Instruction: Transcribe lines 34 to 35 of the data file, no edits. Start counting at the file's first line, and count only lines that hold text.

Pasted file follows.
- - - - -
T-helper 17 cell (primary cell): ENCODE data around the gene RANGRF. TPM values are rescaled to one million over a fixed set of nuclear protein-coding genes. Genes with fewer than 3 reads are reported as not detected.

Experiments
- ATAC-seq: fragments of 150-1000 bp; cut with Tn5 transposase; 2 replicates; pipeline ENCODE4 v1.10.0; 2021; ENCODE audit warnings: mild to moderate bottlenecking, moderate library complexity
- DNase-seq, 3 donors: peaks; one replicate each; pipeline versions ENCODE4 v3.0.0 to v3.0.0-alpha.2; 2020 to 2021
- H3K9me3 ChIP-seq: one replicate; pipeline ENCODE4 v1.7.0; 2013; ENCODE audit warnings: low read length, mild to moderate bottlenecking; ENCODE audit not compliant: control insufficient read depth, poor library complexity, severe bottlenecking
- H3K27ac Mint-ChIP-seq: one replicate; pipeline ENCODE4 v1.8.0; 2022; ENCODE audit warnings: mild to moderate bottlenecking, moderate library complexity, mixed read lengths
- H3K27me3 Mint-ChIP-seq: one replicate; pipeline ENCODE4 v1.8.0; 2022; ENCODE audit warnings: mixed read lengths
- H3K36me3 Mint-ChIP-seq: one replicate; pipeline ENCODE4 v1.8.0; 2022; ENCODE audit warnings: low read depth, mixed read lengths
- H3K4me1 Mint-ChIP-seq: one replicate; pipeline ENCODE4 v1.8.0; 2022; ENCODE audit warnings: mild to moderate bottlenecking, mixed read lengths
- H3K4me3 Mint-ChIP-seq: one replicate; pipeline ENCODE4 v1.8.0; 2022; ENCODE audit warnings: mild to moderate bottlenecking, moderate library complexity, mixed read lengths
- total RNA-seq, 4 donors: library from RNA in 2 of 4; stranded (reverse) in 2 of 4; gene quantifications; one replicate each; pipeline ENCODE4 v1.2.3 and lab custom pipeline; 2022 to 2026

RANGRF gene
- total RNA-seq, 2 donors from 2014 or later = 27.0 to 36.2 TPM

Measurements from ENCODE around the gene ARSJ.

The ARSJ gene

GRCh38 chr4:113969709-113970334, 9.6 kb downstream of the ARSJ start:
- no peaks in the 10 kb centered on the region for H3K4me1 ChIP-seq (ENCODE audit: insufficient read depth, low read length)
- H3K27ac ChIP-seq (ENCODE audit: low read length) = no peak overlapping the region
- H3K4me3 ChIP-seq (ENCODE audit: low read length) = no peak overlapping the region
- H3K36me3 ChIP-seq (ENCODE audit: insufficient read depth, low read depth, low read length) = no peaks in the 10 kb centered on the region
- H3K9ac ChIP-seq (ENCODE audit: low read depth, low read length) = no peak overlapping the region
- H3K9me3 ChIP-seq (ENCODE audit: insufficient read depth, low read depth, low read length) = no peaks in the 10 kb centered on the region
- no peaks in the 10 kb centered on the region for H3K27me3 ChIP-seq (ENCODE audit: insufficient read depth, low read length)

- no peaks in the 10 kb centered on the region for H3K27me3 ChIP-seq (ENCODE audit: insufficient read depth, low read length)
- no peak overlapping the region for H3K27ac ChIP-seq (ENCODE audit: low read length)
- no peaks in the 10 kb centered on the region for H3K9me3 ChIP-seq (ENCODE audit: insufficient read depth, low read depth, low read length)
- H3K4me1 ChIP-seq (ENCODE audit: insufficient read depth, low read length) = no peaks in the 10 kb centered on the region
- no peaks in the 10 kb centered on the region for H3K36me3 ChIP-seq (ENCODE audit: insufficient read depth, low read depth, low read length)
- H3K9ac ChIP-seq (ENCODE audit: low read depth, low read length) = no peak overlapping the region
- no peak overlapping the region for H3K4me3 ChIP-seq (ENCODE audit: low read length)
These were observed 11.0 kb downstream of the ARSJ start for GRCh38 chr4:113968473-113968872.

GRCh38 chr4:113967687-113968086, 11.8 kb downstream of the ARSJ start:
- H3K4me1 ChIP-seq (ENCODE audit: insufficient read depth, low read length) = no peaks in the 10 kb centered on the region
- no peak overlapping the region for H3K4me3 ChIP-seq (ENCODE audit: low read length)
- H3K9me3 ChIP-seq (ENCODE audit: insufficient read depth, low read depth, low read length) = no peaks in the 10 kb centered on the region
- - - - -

- no peak overlapping the region for H3K4me3 ChIP-seq (ENCODE audit: low read length)
- H3K9me3 ChIP-seq (ENCODE audit: insufficient read depth, low read depth, low read length) = no peaks in the 10 kb centered on the region